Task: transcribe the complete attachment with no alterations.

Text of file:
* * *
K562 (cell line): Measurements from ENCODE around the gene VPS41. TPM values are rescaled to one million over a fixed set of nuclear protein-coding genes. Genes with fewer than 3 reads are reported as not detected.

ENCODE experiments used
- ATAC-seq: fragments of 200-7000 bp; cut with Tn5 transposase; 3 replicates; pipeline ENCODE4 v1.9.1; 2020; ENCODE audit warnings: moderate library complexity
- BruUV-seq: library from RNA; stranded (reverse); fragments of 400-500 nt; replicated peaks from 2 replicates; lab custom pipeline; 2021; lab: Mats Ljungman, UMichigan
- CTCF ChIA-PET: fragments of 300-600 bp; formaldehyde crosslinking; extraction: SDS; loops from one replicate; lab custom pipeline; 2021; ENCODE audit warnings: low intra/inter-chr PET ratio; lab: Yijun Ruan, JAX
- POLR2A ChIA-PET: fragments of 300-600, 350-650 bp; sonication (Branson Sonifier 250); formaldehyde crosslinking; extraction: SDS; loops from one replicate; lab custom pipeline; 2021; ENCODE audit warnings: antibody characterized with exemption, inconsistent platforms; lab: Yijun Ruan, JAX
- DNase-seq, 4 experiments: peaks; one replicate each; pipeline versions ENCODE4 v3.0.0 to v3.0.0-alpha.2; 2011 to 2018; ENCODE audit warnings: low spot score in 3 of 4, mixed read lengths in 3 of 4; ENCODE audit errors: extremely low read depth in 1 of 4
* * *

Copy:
K562 (cell line): Measurements from ENCODE around the gene VPS41. TPM values are rescaled to one million over a fixed set of nuclear protein-coding genes. Genes with fewer than 3 reads are reported as not detected.

ENCODE experiments used
- ATAC-seq: fragments of 200-7000 bp; cut with Tn5 transposase; 3 replicates; pipeline ENCODE4 v1.9.1; 2020; ENCODE audit warnings: moderate library complexity
- BruUV-seq: library from RNA; stranded (reverse); fragments of 400-500 nt; replicated peaks from 2 replicates; lab custom pipeline; 2021; lab: Mats Ljungman, UMichigan
- CTCF ChIA-PET: fragments of 300-600 bp; formaldehyde crosslinking; extraction: SDS; loops from one replicate; lab custom pipeline; 2021; ENCODE audit warnings: low intra/inter-chr PET ratio; lab: Yijun Ruan, JAX
- POLR2A ChIA-PET: fragments of 300-600, 350-650 bp; sonication (Branson Sonifier 250); formaldehyde crosslinking; extraction: SDS; loops from one replicate; lab custom pipeline; 2021; ENCODE audit warnings: antibody characterized with exemption, inconsistent platforms; lab: Yijun Ruan, JAX
- DNase-seq, 4 experiments: peaks; one replicate each; pipeline versions ENCODE4 v3.0.0 to v3.0.0-alpha.2; 2011 to 2018; ENCODE audit warnings: low spot score in 3 of 4, mixed read lengths in 3 of 4; ENCODE audit errors: extremely low read depth in 1 of 4